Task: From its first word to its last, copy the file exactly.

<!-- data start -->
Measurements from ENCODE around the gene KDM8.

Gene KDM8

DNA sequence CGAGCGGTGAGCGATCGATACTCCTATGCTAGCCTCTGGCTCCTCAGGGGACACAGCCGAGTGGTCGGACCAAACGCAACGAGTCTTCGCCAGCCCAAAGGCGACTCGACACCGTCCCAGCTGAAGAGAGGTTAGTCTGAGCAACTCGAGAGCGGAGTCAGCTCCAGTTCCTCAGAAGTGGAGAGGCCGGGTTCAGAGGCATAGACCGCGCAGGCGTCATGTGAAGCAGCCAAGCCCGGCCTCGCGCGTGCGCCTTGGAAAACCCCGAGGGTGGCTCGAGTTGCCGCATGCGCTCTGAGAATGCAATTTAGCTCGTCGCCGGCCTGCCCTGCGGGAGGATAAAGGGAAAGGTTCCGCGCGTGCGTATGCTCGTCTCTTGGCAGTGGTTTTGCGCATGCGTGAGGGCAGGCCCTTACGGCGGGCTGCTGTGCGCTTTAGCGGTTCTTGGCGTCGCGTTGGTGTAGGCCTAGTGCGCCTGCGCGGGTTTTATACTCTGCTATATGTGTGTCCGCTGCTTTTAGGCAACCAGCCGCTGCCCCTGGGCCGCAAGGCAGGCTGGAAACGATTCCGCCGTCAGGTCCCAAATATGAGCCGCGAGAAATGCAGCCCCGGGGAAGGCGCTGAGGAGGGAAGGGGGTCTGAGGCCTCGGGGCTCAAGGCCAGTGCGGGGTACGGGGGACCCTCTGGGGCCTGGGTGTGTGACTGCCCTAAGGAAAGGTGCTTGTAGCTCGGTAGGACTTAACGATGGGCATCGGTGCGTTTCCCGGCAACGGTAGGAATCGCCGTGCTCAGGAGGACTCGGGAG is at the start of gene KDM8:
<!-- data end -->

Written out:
Measurements from ENCODE around the gene KDM8.

Gene KDM8

DNA sequence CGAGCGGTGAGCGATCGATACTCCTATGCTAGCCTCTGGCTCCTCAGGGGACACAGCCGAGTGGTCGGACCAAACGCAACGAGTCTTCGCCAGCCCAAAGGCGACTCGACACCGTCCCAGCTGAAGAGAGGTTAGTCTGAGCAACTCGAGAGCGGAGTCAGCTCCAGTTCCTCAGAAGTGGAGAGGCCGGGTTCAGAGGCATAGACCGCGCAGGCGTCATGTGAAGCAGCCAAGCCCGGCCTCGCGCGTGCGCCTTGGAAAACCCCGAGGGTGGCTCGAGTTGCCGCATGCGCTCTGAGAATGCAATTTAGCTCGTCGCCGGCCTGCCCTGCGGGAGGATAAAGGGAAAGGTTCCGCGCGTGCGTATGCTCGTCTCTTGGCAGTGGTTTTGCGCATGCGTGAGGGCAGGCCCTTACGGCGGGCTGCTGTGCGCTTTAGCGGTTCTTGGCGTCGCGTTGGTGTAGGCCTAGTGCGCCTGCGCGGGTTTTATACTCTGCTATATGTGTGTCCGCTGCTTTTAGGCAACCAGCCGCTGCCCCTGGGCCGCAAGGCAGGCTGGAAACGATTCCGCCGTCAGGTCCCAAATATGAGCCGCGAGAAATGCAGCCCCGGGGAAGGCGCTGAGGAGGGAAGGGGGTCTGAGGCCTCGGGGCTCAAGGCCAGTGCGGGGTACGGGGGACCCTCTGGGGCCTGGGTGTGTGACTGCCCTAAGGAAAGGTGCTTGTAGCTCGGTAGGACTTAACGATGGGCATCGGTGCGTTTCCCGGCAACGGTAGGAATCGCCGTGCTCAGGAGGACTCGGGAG is at the start of gene KDM8: